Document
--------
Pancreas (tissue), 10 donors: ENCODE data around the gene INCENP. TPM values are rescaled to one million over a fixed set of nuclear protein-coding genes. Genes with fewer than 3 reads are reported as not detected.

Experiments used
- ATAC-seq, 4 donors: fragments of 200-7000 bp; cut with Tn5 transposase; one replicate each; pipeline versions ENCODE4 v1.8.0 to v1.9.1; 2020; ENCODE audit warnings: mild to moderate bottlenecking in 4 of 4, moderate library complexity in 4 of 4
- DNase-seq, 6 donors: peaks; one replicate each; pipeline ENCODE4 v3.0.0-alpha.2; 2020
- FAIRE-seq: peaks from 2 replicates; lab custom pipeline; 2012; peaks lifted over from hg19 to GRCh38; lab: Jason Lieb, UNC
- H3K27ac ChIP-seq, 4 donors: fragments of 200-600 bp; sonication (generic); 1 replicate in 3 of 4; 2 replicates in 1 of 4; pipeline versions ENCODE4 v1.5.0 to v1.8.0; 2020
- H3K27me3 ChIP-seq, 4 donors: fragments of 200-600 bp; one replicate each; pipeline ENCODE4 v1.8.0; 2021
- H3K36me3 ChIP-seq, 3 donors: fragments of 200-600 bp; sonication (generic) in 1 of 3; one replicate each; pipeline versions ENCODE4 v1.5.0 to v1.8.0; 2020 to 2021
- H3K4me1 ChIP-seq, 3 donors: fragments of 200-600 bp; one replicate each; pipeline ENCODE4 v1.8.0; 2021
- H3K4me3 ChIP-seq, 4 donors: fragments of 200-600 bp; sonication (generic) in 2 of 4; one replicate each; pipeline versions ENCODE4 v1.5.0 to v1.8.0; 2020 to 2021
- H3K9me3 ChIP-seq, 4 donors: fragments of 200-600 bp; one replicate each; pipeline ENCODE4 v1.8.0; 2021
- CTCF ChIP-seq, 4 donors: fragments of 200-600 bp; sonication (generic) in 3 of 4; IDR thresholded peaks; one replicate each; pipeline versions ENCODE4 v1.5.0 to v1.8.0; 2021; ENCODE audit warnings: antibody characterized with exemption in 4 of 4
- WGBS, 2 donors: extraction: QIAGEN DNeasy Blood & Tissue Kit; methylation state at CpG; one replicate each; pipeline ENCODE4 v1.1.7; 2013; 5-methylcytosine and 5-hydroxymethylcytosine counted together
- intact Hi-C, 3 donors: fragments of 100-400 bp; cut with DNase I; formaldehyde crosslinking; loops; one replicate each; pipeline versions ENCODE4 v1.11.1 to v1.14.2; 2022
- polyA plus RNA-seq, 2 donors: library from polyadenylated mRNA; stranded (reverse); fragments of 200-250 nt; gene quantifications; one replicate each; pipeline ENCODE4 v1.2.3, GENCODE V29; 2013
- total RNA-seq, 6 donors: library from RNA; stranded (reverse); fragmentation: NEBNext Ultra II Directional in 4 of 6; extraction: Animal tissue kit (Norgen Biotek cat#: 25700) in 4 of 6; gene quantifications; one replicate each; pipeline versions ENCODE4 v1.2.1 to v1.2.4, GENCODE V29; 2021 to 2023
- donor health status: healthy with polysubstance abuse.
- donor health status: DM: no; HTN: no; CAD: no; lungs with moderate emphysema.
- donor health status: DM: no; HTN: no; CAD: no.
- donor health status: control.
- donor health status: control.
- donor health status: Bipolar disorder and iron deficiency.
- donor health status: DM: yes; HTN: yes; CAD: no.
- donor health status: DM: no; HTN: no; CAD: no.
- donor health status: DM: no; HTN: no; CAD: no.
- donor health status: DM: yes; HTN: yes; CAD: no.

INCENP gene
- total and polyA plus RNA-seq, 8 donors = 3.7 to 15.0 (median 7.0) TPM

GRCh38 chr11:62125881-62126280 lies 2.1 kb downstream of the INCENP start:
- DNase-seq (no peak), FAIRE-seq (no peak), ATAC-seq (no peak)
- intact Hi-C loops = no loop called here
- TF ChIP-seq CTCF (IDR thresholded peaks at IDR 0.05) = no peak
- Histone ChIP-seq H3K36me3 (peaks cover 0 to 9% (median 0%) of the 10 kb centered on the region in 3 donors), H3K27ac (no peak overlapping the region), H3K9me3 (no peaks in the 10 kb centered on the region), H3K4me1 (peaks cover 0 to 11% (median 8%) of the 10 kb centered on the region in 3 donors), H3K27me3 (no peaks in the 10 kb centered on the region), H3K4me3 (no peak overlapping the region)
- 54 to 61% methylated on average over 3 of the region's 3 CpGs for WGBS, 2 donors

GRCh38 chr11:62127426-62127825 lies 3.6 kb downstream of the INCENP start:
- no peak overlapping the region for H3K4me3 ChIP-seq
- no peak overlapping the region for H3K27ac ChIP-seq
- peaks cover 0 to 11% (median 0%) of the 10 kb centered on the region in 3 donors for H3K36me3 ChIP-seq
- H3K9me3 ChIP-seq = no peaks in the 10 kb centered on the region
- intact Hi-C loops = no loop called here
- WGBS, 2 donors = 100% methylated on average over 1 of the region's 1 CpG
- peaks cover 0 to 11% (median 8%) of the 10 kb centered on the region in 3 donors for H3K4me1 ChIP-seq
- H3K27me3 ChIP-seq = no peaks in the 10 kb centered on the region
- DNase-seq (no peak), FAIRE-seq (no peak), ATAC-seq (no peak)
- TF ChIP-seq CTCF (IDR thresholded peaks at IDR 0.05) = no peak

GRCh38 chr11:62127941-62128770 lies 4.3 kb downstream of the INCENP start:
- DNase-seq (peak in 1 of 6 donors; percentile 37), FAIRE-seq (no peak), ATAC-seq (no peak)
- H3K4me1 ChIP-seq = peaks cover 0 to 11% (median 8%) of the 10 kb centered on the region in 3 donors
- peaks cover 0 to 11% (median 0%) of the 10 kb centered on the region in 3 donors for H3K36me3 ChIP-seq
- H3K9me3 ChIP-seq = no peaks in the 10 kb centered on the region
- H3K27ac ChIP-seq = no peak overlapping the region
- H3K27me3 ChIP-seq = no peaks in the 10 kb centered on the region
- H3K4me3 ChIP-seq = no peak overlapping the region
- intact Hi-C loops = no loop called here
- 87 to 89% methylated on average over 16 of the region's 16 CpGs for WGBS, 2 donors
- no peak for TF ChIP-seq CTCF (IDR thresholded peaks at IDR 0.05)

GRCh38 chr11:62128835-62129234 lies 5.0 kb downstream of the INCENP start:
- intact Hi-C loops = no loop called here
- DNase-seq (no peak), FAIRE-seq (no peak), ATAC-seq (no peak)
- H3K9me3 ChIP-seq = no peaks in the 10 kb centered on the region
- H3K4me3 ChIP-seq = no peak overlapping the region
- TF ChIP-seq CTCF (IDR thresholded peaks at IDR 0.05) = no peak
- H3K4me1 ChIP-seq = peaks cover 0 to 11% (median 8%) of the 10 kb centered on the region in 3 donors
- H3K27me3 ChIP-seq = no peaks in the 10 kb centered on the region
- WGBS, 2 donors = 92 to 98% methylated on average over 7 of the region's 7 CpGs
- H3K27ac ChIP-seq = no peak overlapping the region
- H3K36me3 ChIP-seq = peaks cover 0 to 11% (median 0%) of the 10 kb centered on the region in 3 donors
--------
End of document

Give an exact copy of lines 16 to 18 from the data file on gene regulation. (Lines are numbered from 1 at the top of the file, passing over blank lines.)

- total RNA-seq, 6 donors: library from RNA; stranded (reverse); fragmentation: NEBNext Ultra II Directional in 4 of 6; extraction: Animal tissue kit (Norgen Biotek cat#: 25700) in 4 of 6; gene quantifications; one replicate each; pipeline versions ENCODE4 v1.2.1 to v1.2.4, GENCODE V29; 2021 to 2023
- donor health status: healthy with polysubstance abuse.
- donor health status: DM: no; HTN: no; CAD: no; lungs with moderate emphysema.